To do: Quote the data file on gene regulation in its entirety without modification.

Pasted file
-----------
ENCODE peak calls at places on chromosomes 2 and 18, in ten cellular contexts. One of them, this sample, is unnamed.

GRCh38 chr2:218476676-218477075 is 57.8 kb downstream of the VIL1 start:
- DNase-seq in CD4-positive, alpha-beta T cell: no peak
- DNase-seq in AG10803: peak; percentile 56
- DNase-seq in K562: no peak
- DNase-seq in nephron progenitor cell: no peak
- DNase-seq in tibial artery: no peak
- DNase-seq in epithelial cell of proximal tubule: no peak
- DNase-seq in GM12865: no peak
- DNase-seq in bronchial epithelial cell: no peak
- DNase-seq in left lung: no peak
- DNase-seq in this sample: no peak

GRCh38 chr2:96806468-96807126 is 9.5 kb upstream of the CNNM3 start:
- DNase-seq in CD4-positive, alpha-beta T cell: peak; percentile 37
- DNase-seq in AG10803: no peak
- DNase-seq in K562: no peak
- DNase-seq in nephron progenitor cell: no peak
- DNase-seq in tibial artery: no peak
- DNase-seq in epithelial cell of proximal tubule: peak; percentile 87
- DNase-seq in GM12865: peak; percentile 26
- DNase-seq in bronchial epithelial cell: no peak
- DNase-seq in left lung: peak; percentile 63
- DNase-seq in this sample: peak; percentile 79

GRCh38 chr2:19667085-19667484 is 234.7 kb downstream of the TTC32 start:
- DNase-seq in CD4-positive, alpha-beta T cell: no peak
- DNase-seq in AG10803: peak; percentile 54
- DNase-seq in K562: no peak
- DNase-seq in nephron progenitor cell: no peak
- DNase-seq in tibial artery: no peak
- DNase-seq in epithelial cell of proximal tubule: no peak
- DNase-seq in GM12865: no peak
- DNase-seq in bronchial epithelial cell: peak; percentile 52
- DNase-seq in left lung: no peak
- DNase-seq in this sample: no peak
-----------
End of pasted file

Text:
ENCODE peak calls at places on chromosomes 2 and 18, in ten cellular contexts. One of them, this sample, is unnamed.

GRCh38 chr2:218476676-218477075 is 57.8 kb downstream of the VIL1 start:
- DNase-seq in CD4-positive, alpha-beta T cell: no peak
- DNase-seq in AG10803: peak; percentile 56
- DNase-seq in K562: no peak
- DNase-seq in nephron progenitor cell: no peak
- DNase-seq in tibial artery: no peak
- DNase-seq in epithelial cell of proximal tubule: no peak
- DNase-seq in GM12865: no peak
- DNase-seq in bronchial epithelial cell: no peak
- DNase-seq in left lung: no peak
- DNase-seq in this sample: no peak

GRCh38 chr2:96806468-96807126 is 9.5 kb upstream of the CNNM3 start:
- DNase-seq in CD4-positive, alpha-beta T cell: peak; percentile 37
- DNase-seq in AG10803: no peak
- DNase-seq in K562: no peak
- DNase-seq in nephron progenitor cell: no peak
- DNase-seq in tibial artery: no peak
- DNase-seq in epithelial cell of proximal tubule: peak; percentile 87
- DNase-seq in GM12865: peak; percentile 26
- DNase-seq in bronchial epithelial cell: no peak
- DNase-seq in left lung: peak; percentile 63
- DNase-seq in this sample: peak; percentile 79

GRCh38 chr2:19667085-19667484 is 234.7 kb downstream of the TTC32 start:
- DNase-seq in CD4-positive, alpha-beta T cell: no peak
- DNase-seq in AG10803: peak; percentile 54
- DNase-seq in K562: no peak
- DNase-seq in nephron progenitor cell: no peak
- DNase-seq in tibial artery: no peak
- DNase-seq in epithelial cell of proximal tubule: no peak
- DNase-seq in GM12865: no peak
- DNase-seq in bronchial epithelial cell: peak; percentile 52
- DNase-seq in left lung: no peak
- DNase-seq in this sample: no peak